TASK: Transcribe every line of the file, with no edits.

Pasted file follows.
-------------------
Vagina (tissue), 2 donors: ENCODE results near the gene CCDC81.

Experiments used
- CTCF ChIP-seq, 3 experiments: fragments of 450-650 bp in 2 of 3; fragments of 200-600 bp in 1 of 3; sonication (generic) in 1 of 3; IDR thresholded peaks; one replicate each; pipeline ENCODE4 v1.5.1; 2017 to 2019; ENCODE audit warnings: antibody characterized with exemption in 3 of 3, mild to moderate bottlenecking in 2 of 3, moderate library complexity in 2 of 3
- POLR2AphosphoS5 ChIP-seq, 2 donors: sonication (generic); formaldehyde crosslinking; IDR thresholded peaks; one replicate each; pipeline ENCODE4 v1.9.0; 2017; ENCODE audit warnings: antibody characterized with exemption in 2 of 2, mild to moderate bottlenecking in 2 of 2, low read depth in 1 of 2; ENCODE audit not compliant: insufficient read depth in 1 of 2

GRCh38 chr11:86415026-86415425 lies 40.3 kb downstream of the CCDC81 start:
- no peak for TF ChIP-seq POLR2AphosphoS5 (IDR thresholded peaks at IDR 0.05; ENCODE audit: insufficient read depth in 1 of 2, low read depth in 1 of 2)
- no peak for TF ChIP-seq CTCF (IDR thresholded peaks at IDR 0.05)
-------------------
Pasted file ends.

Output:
Vagina (tissue), 2 donors: ENCODE results near the gene CCDC81.

Experiments used
- CTCF ChIP-seq, 3 experiments: fragments of 450-650 bp in 2 of 3; fragments of 200-600 bp in 1 of 3; sonication (generic) in 1 of 3; IDR thresholded peaks; one replicate each; pipeline ENCODE4 v1.5.1; 2017 to 2019; ENCODE audit warnings: antibody characterized with exemption in 3 of 3, mild to moderate bottlenecking in 2 of 3, moderate library complexity in 2 of 3
- POLR2AphosphoS5 ChIP-seq, 2 donors: sonication (generic); formaldehyde crosslinking; IDR thresholded peaks; one replicate each; pipeline ENCODE4 v1.9.0; 2017; ENCODE audit warnings: antibody characterized with exemption in 2 of 2, mild to moderate bottlenecking in 2 of 2, low read depth in 1 of 2; ENCODE audit not compliant: insufficient read depth in 1 of 2

GRCh38 chr11:86415026-86415425 lies 40.3 kb downstream of the CCDC81 start:
- no peak for TF ChIP-seq POLR2AphosphoS5 (IDR thresholded peaks at IDR 0.05; ENCODE audit: insufficient read depth in 1 of 2, low read depth in 1 of 2)
- no peak for TF ChIP-seq CTCF (IDR thresholded peaks at IDR 0.05)